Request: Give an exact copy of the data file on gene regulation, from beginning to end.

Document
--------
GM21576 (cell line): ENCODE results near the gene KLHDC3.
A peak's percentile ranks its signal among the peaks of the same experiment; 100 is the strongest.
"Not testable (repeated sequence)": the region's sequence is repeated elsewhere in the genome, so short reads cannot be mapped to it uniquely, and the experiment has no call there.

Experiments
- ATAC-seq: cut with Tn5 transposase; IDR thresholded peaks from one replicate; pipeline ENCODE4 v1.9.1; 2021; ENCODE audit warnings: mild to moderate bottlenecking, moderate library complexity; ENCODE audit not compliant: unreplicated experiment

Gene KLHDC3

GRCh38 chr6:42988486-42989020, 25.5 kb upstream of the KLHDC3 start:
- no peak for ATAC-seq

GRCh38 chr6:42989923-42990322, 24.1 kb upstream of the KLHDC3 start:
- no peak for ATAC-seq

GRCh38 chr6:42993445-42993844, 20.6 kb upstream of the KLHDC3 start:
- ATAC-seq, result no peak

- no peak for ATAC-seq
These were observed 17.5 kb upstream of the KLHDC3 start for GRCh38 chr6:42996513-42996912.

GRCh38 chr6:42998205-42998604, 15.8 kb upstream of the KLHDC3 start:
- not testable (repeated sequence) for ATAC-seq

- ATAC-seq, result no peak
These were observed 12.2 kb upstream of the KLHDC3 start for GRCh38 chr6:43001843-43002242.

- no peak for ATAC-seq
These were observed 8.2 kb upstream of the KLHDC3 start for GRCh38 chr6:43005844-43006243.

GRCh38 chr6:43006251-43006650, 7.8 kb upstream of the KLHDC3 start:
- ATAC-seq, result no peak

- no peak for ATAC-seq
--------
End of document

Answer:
GM21576 (cell line): ENCODE results near the gene KLHDC3.
A peak's percentile ranks its signal among the peaks of the same experiment; 100 is the strongest.
"Not testable (repeated sequence)": the region's sequence is repeated elsewhere in the genome, so short reads cannot be mapped to it uniquely, and the experiment has no call there.

Experiments
- ATAC-seq: cut with Tn5 transposase; IDR thresholded peaks from one replicate; pipeline ENCODE4 v1.9.1; 2021; ENCODE audit warnings: mild to moderate bottlenecking, moderate library complexity; ENCODE audit not compliant: unreplicated experiment

Gene KLHDC3

GRCh38 chr6:42988486-42989020, 25.5 kb upstream of the KLHDC3 start:
- no peak for ATAC-seq

GRCh38 chr6:42989923-42990322, 24.1 kb upstream of the KLHDC3 start:
- no peak for ATAC-seq

GRCh38 chr6:42993445-42993844, 20.6 kb upstream of the KLHDC3 start:
- ATAC-seq, result no peak

- no peak for ATAC-seq
These were observed 17.5 kb upstream of the KLHDC3 start for GRCh38 chr6:42996513-42996912.

GRCh38 chr6:42998205-42998604, 15.8 kb upstream of the KLHDC3 start:
- not testable (repeated sequence) for ATAC-seq

- ATAC-seq, result no peak
These were observed 12.2 kb upstream of the KLHDC3 start for GRCh38 chr6:43001843-43002242.

- no peak for ATAC-seq
These were observed 8.2 kb upstream of the KLHDC3 start for GRCh38 chr6:43005844-43006243.

GRCh38 chr6:43006251-43006650, 7.8 kb upstream of the KLHDC3 start:
- ATAC-seq, result no peak

- no peak for ATAC-seq